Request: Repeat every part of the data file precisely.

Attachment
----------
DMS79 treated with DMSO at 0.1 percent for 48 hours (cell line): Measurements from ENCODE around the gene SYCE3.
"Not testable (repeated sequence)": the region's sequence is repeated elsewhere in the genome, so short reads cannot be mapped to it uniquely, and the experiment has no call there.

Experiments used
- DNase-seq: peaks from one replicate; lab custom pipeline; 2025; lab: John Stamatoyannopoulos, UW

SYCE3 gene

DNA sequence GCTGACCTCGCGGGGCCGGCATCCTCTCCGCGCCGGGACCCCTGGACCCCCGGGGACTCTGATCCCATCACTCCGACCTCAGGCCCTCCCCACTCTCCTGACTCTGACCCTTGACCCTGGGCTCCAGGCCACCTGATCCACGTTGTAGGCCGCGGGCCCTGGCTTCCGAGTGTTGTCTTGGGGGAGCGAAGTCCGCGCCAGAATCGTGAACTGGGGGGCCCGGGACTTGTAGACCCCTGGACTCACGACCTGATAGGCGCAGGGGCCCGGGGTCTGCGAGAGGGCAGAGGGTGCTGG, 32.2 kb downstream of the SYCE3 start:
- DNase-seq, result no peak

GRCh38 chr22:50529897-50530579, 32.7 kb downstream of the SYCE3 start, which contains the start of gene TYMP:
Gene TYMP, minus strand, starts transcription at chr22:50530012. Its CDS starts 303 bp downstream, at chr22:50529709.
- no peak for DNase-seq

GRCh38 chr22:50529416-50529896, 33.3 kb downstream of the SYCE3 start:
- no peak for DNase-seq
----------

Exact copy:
DMS79 treated with DMSO at 0.1 percent for 48 hours (cell line): Measurements from ENCODE around the gene SYCE3.
"Not testable (repeated sequence)": the region's sequence is repeated elsewhere in the genome, so short reads cannot be mapped to it uniquely, and the experiment has no call there.

Experiments used
- DNase-seq: peaks from one replicate; lab custom pipeline; 2025; lab: John Stamatoyannopoulos, UW

SYCE3 gene

DNA sequence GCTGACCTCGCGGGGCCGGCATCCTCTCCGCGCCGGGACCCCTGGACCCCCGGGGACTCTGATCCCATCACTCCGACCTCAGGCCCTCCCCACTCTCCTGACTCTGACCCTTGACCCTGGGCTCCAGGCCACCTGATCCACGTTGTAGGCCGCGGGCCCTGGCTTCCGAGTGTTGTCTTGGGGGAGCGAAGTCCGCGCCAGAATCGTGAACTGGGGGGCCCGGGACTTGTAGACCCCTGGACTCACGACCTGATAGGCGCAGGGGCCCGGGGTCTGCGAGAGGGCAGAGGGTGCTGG, 32.2 kb downstream of the SYCE3 start:
- DNase-seq, result no peak

GRCh38 chr22:50529897-50530579, 32.7 kb downstream of the SYCE3 start, which contains the start of gene TYMP:
Gene TYMP, minus strand, starts transcription at chr22:50530012. Its CDS starts 303 bp downstream, at chr22:50529709.
- no peak for DNase-seq

GRCh38 chr22:50529416-50529896, 33.3 kb downstream of the SYCE3 start:
- no peak for DNase-seq